Kashmir: Historical blunders and missed opportunities

Across the Palk Straits By Kuldip Nayar

The settlement at Jammu that there would be no transfer of land and that the pilgrims would only use the government-built facilities, pre-fabricated huts, etc., for three months has nothing in it to which the people in the valley could object. Yet the original handling of the land issue has aroused misgivings in the valley.

Unfortunately, most political parties in the valley have rejected the settlement. They could have begun a new chapter in good relations by welcoming it. In this way, the valley might have spanned the distance with Jammu, without which the state of Kashmir is incomplete. After living hundreds of years together, the two cannot go apart. Their equation has been an example for the rest of India.

I recall that at one meeting where I mentioned only Kashmir when discussing the state, Syed Shah Gillani corrected me that it was Jammu and Kashmir. Today he favours Kashmir for Islam. Religion does not provide the sinews for the country's integrity. Bangladesh had to liberate itself from Islamic Pakistan when the former felt exploited. That both avowed the same religion could not ward off the breakup.

Indian Central Reserve Police Force (CRPF) soldiers stand guard as Kashmiri Muslims offer prayers during the first Friday of the holy month of Ramadan in Srinagar on September 5. AFP

The problem with those who are today in the limelight in the valley is that they have allowed their secular movement to be hijacked by those who talk in terms of religion alone. Only a secular valley can impress the other parts of the country, not an Islamic state of Kashmir.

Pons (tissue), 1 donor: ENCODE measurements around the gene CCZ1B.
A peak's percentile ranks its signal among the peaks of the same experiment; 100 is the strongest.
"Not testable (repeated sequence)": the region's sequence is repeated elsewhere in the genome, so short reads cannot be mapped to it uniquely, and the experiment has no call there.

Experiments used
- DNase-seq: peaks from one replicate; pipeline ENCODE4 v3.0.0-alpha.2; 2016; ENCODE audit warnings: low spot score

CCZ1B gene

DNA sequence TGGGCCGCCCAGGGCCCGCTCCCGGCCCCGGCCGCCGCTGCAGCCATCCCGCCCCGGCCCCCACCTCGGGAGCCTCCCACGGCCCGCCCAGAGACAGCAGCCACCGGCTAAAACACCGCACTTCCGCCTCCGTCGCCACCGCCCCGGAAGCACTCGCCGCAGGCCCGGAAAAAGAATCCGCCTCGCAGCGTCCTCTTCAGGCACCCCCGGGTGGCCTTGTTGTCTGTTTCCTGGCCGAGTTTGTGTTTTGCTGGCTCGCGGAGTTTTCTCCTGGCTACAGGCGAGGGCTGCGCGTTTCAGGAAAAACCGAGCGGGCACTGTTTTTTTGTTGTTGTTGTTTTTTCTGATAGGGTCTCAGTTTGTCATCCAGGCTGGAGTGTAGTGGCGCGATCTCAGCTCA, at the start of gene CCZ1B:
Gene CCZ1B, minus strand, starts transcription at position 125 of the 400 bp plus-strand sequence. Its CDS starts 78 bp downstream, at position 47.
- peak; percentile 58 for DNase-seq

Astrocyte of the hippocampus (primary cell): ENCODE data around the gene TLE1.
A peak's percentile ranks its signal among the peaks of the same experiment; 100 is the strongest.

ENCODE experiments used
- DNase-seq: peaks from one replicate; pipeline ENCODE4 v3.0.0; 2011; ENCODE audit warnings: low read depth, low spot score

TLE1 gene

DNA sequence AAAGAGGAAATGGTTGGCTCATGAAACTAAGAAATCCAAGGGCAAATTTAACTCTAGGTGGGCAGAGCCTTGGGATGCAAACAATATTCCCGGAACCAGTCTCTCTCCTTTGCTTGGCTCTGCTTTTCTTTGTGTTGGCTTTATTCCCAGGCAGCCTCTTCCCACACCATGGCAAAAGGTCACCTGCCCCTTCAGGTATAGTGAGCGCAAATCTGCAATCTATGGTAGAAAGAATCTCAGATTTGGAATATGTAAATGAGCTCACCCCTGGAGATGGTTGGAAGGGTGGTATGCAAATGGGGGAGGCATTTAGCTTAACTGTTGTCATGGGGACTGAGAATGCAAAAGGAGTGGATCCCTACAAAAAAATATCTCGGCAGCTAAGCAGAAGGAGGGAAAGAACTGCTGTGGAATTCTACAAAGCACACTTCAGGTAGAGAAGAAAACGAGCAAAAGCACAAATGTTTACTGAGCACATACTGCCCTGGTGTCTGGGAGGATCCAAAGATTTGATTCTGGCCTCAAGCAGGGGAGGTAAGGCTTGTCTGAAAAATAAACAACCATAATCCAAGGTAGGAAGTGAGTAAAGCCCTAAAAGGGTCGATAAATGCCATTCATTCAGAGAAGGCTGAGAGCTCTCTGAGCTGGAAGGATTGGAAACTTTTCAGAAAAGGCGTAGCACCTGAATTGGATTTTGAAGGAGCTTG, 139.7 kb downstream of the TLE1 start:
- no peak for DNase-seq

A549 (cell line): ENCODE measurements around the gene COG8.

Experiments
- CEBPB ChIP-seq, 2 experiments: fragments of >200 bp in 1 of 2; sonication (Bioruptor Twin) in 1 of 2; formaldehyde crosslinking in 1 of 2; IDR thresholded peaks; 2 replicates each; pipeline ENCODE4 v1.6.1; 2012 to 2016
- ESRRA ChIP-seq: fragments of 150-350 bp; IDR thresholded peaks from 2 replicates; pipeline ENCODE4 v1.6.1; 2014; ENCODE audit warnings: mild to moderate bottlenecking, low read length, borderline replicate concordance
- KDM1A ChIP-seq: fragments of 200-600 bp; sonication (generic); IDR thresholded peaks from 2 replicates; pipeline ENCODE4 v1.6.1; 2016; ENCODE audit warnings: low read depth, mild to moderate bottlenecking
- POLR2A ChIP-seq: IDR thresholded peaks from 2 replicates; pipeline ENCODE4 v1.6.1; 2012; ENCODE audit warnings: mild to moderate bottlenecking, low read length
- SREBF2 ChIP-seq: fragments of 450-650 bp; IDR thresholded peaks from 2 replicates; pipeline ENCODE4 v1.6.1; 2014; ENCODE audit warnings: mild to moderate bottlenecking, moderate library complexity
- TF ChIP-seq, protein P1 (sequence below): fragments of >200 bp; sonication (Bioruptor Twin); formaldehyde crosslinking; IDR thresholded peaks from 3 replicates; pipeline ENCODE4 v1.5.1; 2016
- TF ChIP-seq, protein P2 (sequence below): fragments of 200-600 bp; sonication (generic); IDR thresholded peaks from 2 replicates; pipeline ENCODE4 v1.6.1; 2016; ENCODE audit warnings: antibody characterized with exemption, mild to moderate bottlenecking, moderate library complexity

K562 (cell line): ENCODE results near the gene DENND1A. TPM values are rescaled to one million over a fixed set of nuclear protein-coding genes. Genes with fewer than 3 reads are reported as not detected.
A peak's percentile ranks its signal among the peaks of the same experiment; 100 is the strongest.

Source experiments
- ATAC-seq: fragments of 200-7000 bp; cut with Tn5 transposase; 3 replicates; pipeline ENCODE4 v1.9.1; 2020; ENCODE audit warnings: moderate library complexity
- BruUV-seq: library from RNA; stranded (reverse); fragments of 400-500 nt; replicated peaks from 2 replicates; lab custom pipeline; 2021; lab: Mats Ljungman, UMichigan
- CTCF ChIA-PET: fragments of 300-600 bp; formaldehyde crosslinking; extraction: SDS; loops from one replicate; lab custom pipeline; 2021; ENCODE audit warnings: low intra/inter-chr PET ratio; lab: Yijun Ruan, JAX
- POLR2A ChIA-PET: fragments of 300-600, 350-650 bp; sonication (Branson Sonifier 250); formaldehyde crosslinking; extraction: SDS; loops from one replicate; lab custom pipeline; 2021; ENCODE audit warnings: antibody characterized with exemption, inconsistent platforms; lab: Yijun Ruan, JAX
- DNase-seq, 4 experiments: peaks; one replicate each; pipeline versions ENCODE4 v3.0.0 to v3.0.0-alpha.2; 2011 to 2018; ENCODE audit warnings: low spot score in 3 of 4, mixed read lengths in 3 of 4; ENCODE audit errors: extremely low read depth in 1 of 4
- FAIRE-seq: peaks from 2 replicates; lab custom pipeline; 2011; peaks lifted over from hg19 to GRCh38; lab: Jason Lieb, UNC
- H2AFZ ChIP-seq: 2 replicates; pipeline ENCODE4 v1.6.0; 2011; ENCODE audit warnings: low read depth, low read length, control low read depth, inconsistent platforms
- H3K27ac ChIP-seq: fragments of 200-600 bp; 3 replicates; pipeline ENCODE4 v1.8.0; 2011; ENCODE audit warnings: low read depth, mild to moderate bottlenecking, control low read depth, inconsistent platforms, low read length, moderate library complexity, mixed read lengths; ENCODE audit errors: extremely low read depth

Looking back, I feel that if Pakistan had been patient after its formation on August 14, 1947, the Muslim-majority state of Jammu and Kashmir would have fallen in its lap. It could not have survived independently, land-locked as it is. The pressure of population - the majority was Muslim - would have made it join Pakistan. But the latter messed up things.

After the lapse of British rule the Maharaja of Jammu and Kashmir did not join either India or Pakistan and preferred to stay independent. He wanted to enter into a standstill agreement with both the countries.

Pakistan agreed to it. But India did not since Sheikh Abdullah, the popular Kashmiri leader, was for the rule of people. Unofficially, Sardar Patel, then India's Home Minister, sent a message to Qauid-e-Azam to persuade the Nizam of Hyderabad to join India on the understanding that it would not claim Kashmir.
Jinnah did not agree to this on the consideration that Kashmir was bound to come to Pakistan while independent Hyderabad might create problems for India. Yet Pakistan did not wait after independence and sent its regular troops and tribesmen to occupy the state forcibly. As the forces of occupation, they only looted, killed and raped women on the way to Srinagar.

People in the state built up resistance under the leadership of the Sheikh. This delayed the troop's advance. New Delhi could not intervene because the state was under the Maharaja. India sent its troops only after he acceded to India and gave reins to Abdullah.

Pakistan has never admitted that its forces went to Kashmir. Asghar Khan, former Pakistan Air Chief, has for the first time said in his book how Pakistani forces fought inside Kashmir:

"In October 1947, my brother Major Aslam Khan was actively involved in the fighting in the Muzafferabad sector of Kashmir where he led a group of Pakistani army volunteers and tribesmen. After the capture of Muzafferabad he led the assault on Baramula and moved on to a spot just a few miles from Srinagar. Indian army reinforcements had by that time begun to arrive and Brigadier Sher Khan, director of military operations at GHQ, decided to move Major Aslam Khan to Gilgit to organize and lead the operations in the northern areas of Kashmir."